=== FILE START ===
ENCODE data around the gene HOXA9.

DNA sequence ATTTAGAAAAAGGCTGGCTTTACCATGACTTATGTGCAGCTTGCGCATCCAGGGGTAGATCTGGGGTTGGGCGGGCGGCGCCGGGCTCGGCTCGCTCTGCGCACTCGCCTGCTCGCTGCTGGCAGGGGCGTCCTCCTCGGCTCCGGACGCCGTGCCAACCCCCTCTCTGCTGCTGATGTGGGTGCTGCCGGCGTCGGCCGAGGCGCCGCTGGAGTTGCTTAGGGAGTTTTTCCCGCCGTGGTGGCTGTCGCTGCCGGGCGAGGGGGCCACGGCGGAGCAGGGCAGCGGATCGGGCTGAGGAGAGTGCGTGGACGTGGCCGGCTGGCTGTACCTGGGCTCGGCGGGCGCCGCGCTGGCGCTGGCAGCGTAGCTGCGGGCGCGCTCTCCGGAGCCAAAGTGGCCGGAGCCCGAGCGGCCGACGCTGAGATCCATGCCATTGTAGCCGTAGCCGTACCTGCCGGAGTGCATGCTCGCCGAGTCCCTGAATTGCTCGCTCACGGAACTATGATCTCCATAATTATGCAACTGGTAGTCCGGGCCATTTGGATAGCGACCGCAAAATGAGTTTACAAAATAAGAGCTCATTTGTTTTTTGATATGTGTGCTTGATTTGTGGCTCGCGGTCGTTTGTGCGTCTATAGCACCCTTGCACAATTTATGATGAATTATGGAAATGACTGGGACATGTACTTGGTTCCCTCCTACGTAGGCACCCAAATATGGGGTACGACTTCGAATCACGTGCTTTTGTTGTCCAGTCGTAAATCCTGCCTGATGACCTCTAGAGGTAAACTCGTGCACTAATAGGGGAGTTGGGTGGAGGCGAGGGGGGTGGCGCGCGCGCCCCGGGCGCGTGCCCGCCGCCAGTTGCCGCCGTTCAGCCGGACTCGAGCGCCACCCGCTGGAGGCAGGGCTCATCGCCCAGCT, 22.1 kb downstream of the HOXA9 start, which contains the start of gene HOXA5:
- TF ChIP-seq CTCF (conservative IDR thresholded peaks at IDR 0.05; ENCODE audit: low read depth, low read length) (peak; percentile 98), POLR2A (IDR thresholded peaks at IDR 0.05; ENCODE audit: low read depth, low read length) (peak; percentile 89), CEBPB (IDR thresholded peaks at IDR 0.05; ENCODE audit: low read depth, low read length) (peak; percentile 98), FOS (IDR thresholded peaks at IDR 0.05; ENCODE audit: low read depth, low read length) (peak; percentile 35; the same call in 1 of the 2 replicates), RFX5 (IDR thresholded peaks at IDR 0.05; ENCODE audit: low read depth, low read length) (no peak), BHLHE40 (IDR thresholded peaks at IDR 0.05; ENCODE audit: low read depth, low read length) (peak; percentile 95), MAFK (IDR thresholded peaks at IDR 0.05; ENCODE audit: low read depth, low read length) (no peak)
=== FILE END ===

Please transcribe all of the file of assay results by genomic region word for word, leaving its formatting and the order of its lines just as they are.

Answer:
ENCODE data around the gene HOXA9.

DNA sequence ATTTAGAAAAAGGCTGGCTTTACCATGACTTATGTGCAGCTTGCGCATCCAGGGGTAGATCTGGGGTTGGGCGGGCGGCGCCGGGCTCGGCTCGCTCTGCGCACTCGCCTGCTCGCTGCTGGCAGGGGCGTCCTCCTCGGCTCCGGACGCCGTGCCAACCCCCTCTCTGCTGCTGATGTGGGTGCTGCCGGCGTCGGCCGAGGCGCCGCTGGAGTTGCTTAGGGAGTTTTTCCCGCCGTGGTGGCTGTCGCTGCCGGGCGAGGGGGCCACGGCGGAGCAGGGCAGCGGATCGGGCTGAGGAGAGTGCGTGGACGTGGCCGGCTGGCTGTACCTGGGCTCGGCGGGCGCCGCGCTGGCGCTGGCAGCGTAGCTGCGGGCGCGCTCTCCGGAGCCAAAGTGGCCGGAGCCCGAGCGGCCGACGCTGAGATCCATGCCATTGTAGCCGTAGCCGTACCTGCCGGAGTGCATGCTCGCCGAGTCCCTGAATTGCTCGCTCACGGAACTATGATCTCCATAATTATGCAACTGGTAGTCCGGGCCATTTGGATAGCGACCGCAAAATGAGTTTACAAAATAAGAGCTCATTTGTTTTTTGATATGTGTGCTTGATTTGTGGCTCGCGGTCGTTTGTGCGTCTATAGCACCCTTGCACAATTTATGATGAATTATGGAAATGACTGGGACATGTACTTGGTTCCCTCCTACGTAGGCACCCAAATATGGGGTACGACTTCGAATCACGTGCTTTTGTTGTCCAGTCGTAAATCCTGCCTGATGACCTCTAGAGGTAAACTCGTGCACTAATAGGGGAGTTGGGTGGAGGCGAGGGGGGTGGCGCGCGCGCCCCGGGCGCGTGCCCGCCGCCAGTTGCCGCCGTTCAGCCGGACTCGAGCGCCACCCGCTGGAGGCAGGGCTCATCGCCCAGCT, 22.1 kb downstream of the HOXA9 start, which contains the start of gene HOXA5:
- TF ChIP-seq CTCF (conservative IDR thresholded peaks at IDR 0.05; ENCODE audit: low read depth, low read length) (peak; percentile 98), POLR2A (IDR thresholded peaks at IDR 0.05; ENCODE audit: low read depth, low read length) (peak; percentile 89), CEBPB (IDR thresholded peaks at IDR 0.05; ENCODE audit: low read depth, low read length) (peak; percentile 98), FOS (IDR thresholded peaks at IDR 0.05; ENCODE audit: low read depth, low read length) (peak; percentile 35; the same call in 1 of the 2 replicates), RFX5 (IDR thresholded peaks at IDR 0.05; ENCODE audit: low read depth, low read length) (no peak), BHLHE40 (IDR thresholded peaks at IDR 0.05; ENCODE audit: low read depth, low read length) (peak; percentile 95), MAFK (IDR thresholded peaks at IDR 0.05; ENCODE audit: low read depth, low read length) (no peak)